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European Parliament demands that Commission protect web users from advertising

The European Parliament has asked the European Commission to come up with plans to control online advertising more closely; give internet users more control of their privacy; and stop companies publishing advertising masquerading as opinion.17 Dec 2010

It has asked the Commission to introduce rules that force companies to be more up front about behavioural advertising; that give internet users rights to opt out of advertising; and that create a labelling system indicating whether sites respect users' privacy.

The Parliament adopted a Resolution on the impact of advertising on consumer behaviour in which it expressed serious reservations about the use of sophisticated technologies in advertising systems to track users' activity.

"[The Parliament] voices its concern about the routine use of behavioural advertising and the development of intrusive advertising practices (such as reading the content of e-mails, using social networks and geolocation, and retargeted advertising) which constitute attacks on consumers‘ privacy," said the Resolution.

"The development of targeted (contextual, personalised and behavioural) advertising, supposedly tailored to internet users‘ interests, constitutes a serious attack on the protection of privacy when it involves tracking individuals (through cookies, profiling and geolocation) and has not first been freely and explicitly consented to by the consumer," it said.

"The personalisation of advertising messages must not lead to the development of intrusive advertising infringing legislation on the protection of personal data and privacy," it said. "The development of new advertising practices online and via mobile devices is generating a range of problems that need dealing with in order to safeguard a high level of protection for users."

The Parliament said that the European Commission must ensure that rules already in place at EU level are implemented and enforced by countries.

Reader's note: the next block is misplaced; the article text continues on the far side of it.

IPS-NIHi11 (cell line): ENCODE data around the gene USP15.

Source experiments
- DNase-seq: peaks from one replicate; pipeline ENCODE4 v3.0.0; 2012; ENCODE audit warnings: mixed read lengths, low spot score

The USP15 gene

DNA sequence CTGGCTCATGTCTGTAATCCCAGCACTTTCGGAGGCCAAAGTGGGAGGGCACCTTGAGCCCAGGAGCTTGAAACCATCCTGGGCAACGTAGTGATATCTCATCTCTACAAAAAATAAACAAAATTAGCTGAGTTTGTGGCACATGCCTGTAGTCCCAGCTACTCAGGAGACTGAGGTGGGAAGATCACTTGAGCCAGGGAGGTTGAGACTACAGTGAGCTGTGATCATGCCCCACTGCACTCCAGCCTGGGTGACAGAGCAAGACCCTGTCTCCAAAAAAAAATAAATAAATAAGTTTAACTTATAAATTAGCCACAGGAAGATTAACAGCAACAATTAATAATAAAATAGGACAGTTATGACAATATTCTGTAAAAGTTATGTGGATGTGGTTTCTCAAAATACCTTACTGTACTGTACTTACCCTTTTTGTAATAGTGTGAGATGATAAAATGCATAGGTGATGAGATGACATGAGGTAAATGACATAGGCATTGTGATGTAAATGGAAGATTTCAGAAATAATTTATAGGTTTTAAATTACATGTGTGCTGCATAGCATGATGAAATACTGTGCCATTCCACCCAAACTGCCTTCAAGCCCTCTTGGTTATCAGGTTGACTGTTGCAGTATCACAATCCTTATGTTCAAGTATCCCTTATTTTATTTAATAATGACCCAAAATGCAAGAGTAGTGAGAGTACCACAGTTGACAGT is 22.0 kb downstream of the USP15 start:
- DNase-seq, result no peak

"[The Parliament] calls on the Commission to update, clarify and strengthen its guidelines on the implementation of the Unfair Commercial Practices Directive on a very regular basis and ensure that they are translated into the EU's official languages, and calls on the Member States to take those guidelines into account as far as possible," it said.

"[It] calls on the Commission and the Member States to evaluate the implementation of national codes of conduct relating to the media and new information and communication technologies [and] calls on the Member States to assess the effectiveness of national self-regulatory bodies," it said.

The Parliament expressed particular disquiet about 'astro-turfing', the false creation of seemingly grass roots support for products or causes. Advertisements contained in comments and reviews on websites or on social networking sites will be misleading if not badged correctly, it said.

"In view of a degree of consumer fatigue at the proliferation of advertising messages there is a temptation today to use the new communications technologies to disseminate commercial messages even when they are not clearly designated as such and are thus likely to mislead consumers," it said.

"[The Parliament] denounces the development of ‘hidden’ internet advertising that is not covered by the Unfair Commercial Practices Directive (consumer-to-consumer relationships), in the form of comments posted on social networks, forums and blogs, the content of which is difficult to distinguish from mere opinion," it said.

"[It] considers indeed that there is a risk that consumers will make wrong decisions in the belief that the information on which they are based stems from an objective source," it said. "[It] calls on the Commission and the Member States to ensure proper application of the Unfair Commercial Practices Directive in this regard."

The Parliament also said that the Commission should ensure that recipients of advertising material should be able to reject all future material at the click of a mouse. It said the Commission should "require as soon as possible advertisements sent by e-mail to contain an automatic link enabling the recipient to refuse all further advertising".

The Commission should also "develop an EU website labelling system, modelled on the European Privacy Seal, certifying a site's compliance with data protection laws," said the Resolution.